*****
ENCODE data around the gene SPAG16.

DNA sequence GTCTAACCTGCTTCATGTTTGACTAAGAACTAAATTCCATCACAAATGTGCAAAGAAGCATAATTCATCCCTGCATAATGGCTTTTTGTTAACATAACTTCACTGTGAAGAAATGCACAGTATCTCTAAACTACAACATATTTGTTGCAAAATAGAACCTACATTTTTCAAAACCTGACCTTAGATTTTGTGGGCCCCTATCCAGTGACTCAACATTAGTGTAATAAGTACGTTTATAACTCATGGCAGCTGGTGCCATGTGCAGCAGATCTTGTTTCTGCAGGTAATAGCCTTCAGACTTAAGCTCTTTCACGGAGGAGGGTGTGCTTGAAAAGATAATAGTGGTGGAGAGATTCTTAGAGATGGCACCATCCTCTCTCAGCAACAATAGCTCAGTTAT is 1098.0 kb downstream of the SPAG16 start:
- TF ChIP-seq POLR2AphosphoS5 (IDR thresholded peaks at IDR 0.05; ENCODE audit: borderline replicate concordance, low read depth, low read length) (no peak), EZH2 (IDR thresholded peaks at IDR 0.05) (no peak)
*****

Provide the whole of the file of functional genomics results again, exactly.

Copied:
ENCODE data around the gene SPAG16.

DNA sequence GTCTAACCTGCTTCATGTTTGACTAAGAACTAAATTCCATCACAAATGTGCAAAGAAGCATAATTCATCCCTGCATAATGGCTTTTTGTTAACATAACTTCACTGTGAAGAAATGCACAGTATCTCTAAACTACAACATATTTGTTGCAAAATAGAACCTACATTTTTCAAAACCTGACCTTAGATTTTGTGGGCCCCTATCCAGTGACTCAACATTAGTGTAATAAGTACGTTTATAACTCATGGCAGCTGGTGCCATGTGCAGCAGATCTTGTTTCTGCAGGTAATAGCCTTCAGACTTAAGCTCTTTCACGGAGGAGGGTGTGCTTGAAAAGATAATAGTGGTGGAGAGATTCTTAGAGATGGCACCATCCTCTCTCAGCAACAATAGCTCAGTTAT is 1098.0 kb downstream of the SPAG16 start:
- TF ChIP-seq POLR2AphosphoS5 (IDR thresholded peaks at IDR 0.05; ENCODE audit: borderline replicate concordance, low read depth, low read length) (no peak), EZH2 (IDR thresholded peaks at IDR 0.05) (no peak)